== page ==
Cultural persistence

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In Freitas-Groff, Zach (2021) Longtermism in animal advocacy, Animal Charity Evaluators, March 31, there's discussion of persistence studies, the implications that that might have for animal advocates, and what new persistence-studies-style research could be done to further inform animal advocates. It might be useful for someone to add some text to this entry which draws on what Zach says there.

The relevant part is in the last ~18 minutes, and especially the last ~12 minutes.

I consider the current name and description for this tag a first draft. Feel free to make suggestions/edits.

Alternative name ideas:

  • Cultural Persistence
  • Cultural, Political, and Moral Persistence
  • Something else along these lines
  • Persistence Studies???
    • I think this is too narrow; it seems to imply all of these posts should be very related to the kind of academic work that is sometimes called "persistence studies"

How about renaming it to Cultural persistence?

I'm ~ on the fence, so if that sounds better to you, feel free to rename :)

I took a closer look, and it now seems to me that this should be called Cultural change, which is the standard academic term, and merged with cultural evolution. We also have memetics, which probably should also be merged.

Hmm, I think I disagree on both points. I think these three topics are indeed all quite related, but are meaningfully distinct and sufficiently important to each warrant their own entries. 

I think memetics may be a subset of cultural evolution, but it seems to still have a relatively clear scope and be an important subset.

And cultural evolution is not centrally concerned with the question of how persistent various cultural changes are - I'd say that's well under half of what cultural evolution discusses, in my experience. Other topics include things like how cultural evolution occurs (e.g., copying vs population growth vs conquering), what things are more "fit" from a cultural evolutionary perspective and what determines that, and how cultural evolution has proceeded historically. But the question of how persistent various cultural changes are is very important to the case for longtermism as a whole and to prioritising different longtermism-related cause areas and interventions.

I also think this is a case where it makes sense to deviate from the standard academic term, because "our" values/worldviews mean "we" are particularly focused on something different to the most common nearby focus in academia. (Caveat: I haven't much looked into academic work on cultural persistence vs cultural change.) I think longtermists are more interested in (very long-term) persistence than change - sort-of like change is what we expect to be likely by default in most cases, and what we're wondering is if persistence is sufficiently likely for various things to still be important in expectation, and where and how such persistence would occur.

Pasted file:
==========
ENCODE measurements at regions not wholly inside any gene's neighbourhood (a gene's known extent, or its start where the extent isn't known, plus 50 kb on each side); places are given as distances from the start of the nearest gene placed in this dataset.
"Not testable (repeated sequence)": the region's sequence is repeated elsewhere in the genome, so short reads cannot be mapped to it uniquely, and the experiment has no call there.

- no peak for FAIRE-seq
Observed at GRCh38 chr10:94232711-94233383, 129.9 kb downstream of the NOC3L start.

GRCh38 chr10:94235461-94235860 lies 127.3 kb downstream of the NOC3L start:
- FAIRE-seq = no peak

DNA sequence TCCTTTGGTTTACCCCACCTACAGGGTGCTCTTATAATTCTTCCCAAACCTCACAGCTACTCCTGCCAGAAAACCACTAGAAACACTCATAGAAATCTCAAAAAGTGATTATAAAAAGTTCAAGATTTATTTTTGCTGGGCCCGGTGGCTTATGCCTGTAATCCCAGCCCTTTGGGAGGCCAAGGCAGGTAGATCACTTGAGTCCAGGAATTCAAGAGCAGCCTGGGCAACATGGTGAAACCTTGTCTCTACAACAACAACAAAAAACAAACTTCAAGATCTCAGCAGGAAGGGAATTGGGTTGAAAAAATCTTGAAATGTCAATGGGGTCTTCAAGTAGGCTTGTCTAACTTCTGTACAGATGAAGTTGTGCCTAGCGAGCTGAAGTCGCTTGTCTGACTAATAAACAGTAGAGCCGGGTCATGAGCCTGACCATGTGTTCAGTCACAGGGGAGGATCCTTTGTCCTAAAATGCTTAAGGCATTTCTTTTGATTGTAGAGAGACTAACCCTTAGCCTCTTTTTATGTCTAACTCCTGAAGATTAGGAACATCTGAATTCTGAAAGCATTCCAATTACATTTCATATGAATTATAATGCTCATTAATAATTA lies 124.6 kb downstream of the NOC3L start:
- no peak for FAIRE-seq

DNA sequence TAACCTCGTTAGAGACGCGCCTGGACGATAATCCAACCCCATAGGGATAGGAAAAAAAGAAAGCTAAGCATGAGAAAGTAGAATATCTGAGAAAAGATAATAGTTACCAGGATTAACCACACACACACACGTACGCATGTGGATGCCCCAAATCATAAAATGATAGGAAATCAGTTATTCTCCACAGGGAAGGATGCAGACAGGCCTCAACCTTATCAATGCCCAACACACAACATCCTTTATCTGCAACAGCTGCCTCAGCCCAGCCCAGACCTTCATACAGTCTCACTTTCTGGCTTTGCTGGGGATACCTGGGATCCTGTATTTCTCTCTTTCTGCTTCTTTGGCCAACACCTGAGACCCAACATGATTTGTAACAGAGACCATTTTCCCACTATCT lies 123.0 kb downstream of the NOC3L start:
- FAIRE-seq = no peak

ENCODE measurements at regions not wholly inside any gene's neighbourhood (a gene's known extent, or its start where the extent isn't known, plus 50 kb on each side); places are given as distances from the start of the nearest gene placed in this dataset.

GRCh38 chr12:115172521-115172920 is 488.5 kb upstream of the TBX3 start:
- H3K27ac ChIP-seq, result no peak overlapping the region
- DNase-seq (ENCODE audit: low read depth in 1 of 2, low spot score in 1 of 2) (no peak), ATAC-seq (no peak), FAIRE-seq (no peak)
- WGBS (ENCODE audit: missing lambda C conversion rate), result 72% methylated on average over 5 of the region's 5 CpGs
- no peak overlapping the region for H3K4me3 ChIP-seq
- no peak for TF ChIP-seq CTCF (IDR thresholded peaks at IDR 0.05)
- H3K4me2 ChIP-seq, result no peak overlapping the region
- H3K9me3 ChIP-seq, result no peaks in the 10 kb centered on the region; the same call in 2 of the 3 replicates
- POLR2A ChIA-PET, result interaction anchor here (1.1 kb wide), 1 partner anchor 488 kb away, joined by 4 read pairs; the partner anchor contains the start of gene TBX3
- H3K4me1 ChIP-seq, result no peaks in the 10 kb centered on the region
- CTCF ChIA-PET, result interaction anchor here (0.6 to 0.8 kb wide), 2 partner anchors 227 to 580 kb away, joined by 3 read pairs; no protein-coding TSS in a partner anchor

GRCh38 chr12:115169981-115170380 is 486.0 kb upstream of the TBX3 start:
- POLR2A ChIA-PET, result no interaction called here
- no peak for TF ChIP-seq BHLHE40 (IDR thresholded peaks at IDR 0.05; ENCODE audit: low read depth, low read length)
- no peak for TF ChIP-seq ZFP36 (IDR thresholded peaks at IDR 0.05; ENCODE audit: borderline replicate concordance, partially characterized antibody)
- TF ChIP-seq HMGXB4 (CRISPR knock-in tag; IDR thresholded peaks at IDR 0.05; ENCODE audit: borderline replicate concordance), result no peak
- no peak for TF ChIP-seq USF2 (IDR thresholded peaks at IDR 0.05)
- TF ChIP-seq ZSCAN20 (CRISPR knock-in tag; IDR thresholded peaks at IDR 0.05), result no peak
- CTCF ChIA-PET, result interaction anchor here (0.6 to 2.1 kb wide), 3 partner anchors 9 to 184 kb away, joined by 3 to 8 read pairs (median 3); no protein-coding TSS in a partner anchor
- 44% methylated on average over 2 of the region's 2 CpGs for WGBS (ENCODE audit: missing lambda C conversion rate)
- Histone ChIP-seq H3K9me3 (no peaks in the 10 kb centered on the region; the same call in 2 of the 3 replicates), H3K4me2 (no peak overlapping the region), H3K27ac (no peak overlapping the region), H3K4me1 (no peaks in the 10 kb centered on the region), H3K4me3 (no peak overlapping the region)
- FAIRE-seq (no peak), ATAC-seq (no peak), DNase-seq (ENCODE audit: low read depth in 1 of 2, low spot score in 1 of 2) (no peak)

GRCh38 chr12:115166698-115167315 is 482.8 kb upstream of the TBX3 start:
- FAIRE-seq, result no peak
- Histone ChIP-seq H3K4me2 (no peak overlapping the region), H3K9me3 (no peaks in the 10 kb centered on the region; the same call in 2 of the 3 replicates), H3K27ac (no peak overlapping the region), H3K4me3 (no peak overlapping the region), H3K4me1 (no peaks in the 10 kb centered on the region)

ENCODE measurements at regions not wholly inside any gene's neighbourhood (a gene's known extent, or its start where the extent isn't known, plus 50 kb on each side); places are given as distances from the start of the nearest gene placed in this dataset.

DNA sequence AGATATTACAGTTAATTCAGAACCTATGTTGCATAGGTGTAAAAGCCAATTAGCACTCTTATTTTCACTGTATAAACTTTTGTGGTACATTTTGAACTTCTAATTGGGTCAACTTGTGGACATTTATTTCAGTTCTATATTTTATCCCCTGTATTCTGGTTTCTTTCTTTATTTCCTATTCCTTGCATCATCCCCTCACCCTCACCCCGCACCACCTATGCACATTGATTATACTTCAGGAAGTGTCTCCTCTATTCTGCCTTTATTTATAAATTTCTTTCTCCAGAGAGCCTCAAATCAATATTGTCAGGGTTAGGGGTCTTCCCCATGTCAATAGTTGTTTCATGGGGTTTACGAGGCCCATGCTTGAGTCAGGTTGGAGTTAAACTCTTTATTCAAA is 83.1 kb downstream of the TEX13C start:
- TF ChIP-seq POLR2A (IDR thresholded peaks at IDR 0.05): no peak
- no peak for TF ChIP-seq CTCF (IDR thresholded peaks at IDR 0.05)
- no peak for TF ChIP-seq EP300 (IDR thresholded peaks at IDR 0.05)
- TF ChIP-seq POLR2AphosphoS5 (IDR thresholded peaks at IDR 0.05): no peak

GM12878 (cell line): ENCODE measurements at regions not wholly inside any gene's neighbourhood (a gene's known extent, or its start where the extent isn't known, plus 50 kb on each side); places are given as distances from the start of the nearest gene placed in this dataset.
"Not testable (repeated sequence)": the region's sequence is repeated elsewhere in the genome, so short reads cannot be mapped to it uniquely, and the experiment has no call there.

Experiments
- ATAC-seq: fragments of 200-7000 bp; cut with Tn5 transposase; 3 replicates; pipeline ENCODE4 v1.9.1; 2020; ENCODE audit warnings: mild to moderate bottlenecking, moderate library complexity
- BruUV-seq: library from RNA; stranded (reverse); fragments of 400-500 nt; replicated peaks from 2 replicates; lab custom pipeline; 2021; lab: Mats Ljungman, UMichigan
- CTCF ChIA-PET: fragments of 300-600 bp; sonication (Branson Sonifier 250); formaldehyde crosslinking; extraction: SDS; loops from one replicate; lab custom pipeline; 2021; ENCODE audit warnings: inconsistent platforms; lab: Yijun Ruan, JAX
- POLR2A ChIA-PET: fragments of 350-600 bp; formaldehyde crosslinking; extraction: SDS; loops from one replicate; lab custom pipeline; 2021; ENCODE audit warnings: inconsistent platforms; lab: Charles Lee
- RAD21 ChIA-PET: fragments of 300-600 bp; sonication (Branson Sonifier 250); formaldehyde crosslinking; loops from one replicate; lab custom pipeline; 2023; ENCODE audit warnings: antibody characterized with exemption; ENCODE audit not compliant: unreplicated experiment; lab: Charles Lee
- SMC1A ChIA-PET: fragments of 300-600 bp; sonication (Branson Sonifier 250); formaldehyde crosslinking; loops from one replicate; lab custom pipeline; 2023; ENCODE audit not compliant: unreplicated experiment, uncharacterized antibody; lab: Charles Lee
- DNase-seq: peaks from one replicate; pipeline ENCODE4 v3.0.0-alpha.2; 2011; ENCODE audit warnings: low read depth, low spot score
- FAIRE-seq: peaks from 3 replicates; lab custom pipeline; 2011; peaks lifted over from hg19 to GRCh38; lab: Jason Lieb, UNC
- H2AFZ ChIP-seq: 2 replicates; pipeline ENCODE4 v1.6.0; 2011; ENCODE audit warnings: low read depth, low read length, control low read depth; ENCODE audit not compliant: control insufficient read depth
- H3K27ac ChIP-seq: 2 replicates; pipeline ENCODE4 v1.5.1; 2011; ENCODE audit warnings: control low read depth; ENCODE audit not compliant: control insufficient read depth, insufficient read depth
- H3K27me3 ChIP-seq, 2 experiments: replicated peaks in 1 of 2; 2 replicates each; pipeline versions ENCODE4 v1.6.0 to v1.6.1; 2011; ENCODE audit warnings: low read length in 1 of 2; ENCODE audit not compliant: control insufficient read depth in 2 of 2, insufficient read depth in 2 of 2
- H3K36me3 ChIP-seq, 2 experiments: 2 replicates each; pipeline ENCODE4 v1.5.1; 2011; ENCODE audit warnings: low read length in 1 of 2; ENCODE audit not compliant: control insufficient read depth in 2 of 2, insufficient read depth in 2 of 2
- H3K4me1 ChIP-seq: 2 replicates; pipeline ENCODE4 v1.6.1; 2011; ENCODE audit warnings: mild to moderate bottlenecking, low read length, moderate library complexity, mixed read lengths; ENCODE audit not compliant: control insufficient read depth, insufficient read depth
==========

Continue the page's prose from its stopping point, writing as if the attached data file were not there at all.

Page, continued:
Though this is orthogonal to the discussion concerning the present article, I think whatever minor differences exist between cultural evolution and memetics do not justify having two separate articles. 'Memetics' is also a term of dubious scientific standing and is not generally used in the scholarly literature. So I would strongly lean toward merging those two entries.

Concerning the present article, I think the problem with it is that its scope is not defined very clearly and doesn't seem to capture a "natural kind". In general, and as noted previously, I think it's a bad sign when the title of an article contains a conjunction or a disjunction, and in this case the reference to "political/cultural" variables looks particularly problematic.

When a Wiki entry corresponds to a term or expression that is standardly used in the scholarly literature, or whose meaning is otherwise obvious, it's fine to first create the article and provide an explicit definition at a later stage. In articles like this one, by contrast, a definition is crucial, since it's a precondition for resolving any disagreements editors may have about it, including what it should be called, how it differs from other existing articles, or whether it should exist at all. Given that you created the article, would you be able to write such a definition?

Regarding cultural persistence (or whatever):